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Abdominal Compartment Syndrome

Abdominal Compartment Syndrome

Abdominal compartment syndrome (ACS) is defined by sustained intra-abdominal pressure (IAP) > 20 mm Hg with associated organ injury. The condition was first described in 1863, but not significantly discussed until the 1990s.

Intra-abdominal hypertension (IAH), or elevated pressures within the abdomen in the absence of end organ injury, has been associated with increased mortality and lengths of stay, but just because the patient has IAH does not mean he/she has ACS. Approximately 3-13% of patients will develop ACS in the setting of IAH.

ACS possesses a large number of associated risk factors, but all of these are related to 4 components: diminished abdominal wall compliance, increased intraluminal contents, increased abdominal contents, or capillary leak/fluid resuscitation.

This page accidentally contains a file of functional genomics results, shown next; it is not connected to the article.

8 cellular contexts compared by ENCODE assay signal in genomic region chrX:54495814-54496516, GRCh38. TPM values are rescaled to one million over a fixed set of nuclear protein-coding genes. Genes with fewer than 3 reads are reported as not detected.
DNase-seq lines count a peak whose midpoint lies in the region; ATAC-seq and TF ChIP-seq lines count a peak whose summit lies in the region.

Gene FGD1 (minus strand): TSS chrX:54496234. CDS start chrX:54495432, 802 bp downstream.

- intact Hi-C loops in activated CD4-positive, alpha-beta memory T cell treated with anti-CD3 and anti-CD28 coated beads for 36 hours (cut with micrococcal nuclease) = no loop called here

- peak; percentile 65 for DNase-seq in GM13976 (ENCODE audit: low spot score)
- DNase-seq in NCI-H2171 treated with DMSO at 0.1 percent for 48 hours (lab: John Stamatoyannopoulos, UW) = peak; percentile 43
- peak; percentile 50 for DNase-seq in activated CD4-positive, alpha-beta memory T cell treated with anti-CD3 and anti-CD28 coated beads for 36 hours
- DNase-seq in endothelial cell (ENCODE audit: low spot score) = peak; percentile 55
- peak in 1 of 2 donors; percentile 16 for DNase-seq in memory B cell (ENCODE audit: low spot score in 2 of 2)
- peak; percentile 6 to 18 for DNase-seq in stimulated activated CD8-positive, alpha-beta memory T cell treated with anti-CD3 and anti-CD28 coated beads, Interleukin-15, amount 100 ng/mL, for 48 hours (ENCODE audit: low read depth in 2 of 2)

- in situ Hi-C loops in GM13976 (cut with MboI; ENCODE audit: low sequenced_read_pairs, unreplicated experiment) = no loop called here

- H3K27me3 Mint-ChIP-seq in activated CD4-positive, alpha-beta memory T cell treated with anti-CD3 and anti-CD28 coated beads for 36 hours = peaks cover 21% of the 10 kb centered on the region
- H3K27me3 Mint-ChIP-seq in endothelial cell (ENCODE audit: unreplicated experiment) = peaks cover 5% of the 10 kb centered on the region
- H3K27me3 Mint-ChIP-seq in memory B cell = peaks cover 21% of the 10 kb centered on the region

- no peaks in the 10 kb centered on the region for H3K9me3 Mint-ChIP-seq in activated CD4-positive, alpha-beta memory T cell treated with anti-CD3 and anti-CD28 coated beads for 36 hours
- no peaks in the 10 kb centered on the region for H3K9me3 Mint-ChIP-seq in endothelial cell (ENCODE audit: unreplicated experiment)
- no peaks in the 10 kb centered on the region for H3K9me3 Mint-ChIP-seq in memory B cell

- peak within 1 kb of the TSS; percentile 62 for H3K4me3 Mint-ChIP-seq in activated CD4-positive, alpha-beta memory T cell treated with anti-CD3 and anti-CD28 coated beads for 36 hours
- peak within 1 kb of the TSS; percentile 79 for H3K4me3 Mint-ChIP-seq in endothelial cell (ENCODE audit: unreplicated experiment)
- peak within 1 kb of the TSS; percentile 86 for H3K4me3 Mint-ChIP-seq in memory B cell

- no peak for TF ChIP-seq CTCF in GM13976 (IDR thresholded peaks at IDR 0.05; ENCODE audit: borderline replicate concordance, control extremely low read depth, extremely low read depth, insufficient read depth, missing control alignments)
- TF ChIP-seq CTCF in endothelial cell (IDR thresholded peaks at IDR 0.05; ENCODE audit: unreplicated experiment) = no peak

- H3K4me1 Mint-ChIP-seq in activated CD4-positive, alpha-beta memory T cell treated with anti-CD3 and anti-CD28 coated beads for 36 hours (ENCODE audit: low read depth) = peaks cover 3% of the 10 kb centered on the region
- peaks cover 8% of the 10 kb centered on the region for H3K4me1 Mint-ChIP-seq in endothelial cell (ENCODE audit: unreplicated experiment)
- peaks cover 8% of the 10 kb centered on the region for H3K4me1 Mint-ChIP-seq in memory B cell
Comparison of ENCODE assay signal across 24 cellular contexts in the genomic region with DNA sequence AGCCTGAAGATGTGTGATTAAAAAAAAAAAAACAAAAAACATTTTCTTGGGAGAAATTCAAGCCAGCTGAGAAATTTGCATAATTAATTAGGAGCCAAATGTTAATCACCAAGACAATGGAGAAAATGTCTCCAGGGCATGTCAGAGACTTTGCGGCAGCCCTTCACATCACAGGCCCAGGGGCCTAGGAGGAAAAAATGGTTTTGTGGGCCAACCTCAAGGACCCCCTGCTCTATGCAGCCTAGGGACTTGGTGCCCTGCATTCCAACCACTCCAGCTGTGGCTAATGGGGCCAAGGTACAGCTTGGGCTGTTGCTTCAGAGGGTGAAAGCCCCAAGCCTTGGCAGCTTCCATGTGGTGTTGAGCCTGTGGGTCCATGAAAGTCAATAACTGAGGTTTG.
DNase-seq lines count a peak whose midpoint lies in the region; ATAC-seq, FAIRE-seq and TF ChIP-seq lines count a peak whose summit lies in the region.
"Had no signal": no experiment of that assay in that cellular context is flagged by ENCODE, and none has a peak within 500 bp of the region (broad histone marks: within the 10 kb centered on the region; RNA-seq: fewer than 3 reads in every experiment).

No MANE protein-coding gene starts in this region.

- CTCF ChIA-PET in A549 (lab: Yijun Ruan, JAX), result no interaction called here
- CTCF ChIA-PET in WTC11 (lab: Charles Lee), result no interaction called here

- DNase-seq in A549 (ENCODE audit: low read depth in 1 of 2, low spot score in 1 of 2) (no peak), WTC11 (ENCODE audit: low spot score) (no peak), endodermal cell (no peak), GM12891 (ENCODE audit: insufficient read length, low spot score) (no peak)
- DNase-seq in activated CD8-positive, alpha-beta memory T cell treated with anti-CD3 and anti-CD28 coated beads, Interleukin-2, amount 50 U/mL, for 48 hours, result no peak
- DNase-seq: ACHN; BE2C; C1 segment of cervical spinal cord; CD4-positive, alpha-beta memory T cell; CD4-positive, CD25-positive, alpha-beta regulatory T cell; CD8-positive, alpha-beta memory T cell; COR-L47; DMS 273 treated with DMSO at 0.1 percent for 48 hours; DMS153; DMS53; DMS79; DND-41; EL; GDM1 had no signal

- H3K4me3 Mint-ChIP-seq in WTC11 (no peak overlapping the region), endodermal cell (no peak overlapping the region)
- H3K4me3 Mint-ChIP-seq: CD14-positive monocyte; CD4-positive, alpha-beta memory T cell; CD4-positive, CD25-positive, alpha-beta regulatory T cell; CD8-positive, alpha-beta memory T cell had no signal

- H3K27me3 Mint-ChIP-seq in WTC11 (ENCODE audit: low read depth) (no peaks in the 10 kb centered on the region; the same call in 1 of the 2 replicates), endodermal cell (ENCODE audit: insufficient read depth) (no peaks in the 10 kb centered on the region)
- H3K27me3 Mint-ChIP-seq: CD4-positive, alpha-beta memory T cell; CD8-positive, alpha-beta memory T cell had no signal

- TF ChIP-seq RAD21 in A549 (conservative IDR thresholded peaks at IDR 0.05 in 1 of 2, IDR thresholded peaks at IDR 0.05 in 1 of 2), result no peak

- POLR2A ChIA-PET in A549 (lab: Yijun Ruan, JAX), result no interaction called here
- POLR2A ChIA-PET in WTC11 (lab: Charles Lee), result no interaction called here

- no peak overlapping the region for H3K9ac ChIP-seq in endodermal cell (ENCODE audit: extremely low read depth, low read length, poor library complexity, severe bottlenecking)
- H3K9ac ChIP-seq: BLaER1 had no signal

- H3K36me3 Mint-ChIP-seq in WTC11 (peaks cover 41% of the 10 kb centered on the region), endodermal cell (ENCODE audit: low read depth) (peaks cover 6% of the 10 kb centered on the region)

Unfortunately, ACS is associated with a mortality ranging from 25-100%. However, it is often missed in the ED. While one of our primary roles is to resuscitate and manage acute life-threatening conditions, we are finding ourselves boarding critical patients in the ED. With this increased boarding, emergency clinicians must recognize, diagnose, and manage ACS.

Most patients with ACS require ICU level care. Just keep in mind repeat assessments in patients who are boarding may be needed. Prognosis primarily depends on rapid diagnosis and early management. Patients with older age, comorbidities, greater volume received in resuscitation, and major organ dysfunction have higher mortality rates.

CriticalCare.news
August 5, 2019

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